March 2008

By the time my husband, David, and I celebrated our fourth anniversary, our newlywed relationship was solid both spiritually and relationally, so we knew it was time to begin our familial legacy. Now I’m happy to say that on May 4, we’re expecting our first child—a son, Benjamin Robert Beasley—to make an entrance into the world.

I am now in my seventh month of pregnancy, watching the weeks tick by. Sometimes these last few weeks appear to be long and burdensome like walking in deep mud; other times they seem blurry, like objects you see while rolling down a hill. As you can probably imagine, there have been a lot of changes in my life, and I’ve struggled with them more than I thought I would.

I can honestly say pregnancy has been the most difficult yet fascinating experience of my life. Like all new expectant mothers, I’ve had thoughts of fear—health concerns, life and death issues, “what if” scenarios. But I think one of the most difficult battles for me has been the fear of losing my identity.

David and I made the decision early on that the best choice for our family would be for me to quit my job and stay home with our children. We will have to make some financial sacrifices, but it is possible. In my heart, I know that this is most definitely the best decision we can make, but I would be lying if I said I haven’t struggled with the thought of leaving my job as a writer and editor at FamilyLife. I have found a great deal of fulfillment in reaching marriages and families through the Internet, and to leave that is like leaving a piece of my heart.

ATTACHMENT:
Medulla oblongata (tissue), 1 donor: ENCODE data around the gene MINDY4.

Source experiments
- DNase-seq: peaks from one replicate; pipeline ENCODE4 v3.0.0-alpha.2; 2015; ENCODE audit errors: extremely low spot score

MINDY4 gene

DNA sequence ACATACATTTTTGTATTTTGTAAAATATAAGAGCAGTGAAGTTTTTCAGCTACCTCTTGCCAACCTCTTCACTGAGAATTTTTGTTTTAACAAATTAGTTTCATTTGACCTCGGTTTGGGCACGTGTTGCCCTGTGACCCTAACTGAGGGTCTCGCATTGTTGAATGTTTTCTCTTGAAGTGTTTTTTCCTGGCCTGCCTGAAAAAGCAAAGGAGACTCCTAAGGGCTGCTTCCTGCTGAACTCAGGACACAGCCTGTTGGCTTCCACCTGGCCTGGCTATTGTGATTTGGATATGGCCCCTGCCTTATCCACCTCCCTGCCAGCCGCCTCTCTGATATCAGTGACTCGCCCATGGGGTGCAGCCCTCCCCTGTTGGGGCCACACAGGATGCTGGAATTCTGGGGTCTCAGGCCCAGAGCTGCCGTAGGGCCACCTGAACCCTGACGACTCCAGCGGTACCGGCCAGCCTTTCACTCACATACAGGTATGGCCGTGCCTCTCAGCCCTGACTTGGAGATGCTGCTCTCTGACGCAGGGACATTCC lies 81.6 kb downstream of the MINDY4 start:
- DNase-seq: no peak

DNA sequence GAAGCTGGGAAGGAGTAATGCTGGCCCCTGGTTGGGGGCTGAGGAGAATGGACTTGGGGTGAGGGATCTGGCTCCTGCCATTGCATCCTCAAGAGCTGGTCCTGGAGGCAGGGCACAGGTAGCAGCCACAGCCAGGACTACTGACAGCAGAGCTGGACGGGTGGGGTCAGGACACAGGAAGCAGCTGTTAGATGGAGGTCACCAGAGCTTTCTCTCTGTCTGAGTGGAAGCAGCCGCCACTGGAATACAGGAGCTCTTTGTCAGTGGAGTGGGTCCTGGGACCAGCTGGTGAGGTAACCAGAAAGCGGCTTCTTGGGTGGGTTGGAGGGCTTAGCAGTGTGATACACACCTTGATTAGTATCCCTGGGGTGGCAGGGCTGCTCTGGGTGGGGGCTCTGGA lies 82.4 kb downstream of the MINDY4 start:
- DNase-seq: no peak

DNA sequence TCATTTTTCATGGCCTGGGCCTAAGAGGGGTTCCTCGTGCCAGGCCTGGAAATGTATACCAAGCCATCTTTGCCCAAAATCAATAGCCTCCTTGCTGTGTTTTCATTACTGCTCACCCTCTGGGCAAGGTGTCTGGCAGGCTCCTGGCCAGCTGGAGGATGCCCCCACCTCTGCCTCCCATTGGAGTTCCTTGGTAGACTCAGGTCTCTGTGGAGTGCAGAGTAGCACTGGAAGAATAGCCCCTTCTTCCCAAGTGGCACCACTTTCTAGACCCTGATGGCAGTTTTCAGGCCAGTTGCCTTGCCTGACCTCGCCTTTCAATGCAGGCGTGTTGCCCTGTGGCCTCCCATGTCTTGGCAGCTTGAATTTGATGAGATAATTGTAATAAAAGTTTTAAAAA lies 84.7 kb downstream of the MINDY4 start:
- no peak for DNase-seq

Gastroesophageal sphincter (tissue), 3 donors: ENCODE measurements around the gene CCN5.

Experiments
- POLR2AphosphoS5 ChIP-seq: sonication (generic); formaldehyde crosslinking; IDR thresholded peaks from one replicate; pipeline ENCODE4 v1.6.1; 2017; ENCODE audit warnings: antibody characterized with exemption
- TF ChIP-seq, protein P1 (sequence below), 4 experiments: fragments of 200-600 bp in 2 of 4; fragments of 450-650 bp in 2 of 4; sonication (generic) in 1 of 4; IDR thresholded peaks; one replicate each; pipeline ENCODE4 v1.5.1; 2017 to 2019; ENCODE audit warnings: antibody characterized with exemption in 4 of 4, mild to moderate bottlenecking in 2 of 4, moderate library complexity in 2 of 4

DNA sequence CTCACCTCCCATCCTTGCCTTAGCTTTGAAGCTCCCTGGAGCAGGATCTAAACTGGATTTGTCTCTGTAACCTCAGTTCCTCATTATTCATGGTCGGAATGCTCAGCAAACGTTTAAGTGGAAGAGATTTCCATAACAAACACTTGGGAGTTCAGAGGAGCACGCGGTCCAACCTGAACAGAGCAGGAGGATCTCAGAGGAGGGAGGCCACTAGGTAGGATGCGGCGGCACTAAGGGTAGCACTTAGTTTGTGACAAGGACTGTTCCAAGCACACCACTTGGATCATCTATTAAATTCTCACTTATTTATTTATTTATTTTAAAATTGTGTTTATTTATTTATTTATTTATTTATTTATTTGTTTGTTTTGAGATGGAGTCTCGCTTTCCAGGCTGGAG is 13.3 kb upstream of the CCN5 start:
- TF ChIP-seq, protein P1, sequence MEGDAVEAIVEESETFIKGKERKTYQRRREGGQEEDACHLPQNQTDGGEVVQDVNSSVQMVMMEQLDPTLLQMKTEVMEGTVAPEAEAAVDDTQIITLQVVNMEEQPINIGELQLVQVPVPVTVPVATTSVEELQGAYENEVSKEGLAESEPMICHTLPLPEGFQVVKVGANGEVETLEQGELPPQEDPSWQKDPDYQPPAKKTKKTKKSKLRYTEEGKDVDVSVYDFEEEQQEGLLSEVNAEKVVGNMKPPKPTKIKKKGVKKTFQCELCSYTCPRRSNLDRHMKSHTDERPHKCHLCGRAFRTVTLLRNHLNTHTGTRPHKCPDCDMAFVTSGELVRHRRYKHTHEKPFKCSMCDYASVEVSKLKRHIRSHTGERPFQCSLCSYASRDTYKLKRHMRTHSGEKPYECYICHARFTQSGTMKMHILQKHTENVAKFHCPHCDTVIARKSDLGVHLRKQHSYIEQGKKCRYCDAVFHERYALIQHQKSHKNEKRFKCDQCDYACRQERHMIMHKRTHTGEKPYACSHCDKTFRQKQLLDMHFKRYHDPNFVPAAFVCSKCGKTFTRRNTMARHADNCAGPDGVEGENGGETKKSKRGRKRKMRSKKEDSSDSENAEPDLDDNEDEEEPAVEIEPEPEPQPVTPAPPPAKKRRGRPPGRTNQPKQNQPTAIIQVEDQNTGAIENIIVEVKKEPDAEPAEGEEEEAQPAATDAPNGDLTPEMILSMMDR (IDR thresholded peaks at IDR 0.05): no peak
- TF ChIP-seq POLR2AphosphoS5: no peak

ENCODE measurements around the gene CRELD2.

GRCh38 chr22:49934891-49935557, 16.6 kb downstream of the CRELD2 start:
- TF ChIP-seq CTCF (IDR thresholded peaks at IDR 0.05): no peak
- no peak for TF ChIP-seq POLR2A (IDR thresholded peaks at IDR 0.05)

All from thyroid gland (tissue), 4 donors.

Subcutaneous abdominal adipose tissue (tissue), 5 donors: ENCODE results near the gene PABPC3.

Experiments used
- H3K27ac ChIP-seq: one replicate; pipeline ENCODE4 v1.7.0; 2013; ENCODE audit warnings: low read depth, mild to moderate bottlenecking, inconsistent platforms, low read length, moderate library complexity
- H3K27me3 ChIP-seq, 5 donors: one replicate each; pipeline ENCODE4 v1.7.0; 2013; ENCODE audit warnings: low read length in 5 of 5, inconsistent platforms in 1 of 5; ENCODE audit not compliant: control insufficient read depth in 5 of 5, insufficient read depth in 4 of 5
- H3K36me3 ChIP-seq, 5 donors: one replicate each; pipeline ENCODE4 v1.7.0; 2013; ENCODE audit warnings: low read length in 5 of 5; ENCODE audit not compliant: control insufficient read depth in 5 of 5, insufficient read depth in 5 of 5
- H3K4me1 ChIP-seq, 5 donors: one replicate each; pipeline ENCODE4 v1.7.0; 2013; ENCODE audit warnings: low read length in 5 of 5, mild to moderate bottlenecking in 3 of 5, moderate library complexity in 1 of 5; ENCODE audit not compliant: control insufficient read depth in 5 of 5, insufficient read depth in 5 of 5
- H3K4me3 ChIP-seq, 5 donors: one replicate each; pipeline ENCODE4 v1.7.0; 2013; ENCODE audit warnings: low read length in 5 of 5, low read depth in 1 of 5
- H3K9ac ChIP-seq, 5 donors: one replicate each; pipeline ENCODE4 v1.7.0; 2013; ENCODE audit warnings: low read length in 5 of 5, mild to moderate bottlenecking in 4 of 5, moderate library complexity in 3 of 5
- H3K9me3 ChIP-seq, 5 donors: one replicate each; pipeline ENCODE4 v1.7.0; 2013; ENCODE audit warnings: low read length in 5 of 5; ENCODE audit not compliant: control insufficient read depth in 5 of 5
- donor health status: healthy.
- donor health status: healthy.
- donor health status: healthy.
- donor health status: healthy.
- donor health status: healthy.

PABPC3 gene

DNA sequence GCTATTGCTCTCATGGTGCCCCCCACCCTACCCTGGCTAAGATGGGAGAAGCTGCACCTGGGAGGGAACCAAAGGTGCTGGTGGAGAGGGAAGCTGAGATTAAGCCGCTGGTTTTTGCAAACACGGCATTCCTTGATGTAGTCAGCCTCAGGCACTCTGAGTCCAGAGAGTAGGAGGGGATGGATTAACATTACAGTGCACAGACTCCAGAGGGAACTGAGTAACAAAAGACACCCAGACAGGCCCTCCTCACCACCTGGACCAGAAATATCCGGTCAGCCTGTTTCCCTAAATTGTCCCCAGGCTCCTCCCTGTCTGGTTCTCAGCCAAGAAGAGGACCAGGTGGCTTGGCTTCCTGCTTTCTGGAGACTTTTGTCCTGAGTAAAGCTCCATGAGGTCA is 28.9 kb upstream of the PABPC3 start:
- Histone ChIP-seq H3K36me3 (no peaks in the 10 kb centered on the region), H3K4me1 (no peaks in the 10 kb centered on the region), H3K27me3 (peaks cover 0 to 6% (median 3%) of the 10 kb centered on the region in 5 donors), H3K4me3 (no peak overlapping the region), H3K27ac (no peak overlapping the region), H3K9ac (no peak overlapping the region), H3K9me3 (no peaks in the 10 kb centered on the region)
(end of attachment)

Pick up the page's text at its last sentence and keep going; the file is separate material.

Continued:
The Inner Battle

There was a tug-of-war going on in my mind as I battled out the pros and cons of leaving my job. One side of me overflowed with joy that I have the honor and privilege to stay home with my children. I know I’ll be there to hear my baby’s first words and see his first steps. I’ll have the freedom to take him to the park and the zoo, and I won’t have to worry about who’s going to care for him when he’s sick or how we’re going to afford childcare.

The other side of me, however, turned inward, wondering what was going to happen to me and my contribution to the work of the Kingdom. As a believer, I have an overwhelming passion and commitment to spread the gospel, share principles from God’s Word, and participate in ministry on a larger level than my own home.

I realize that there will be opportunities to use my skills from home in many different ways, but reality tells me that I won’t have much time for regular projects and duties like I had before, especially early on. I kept hearing the warnings of other moms echoing in my mind:

  • “Sleep when the baby sleeps.”
  • “You won’t even have time to clean house.”
  • “It’s going to be hard to get anything done except to feed and change the baby. And about the time you get that routine down, he’ll start crawling, then walking. You’ll have less and less time for other things.”

The more comments like this I heard, the more I saw myself shriveling away. I wondered if all my skills and talents were going to wither away, as well. Is writing one of those “use it or lose it” skills, or is it more like “riding a bike”? I felt somewhat embittered as my husband excelled in his job, receiving accolades and trips, while I began the process of hiring a replacement and moving over files and projects to co-workers.

A Moment of Peace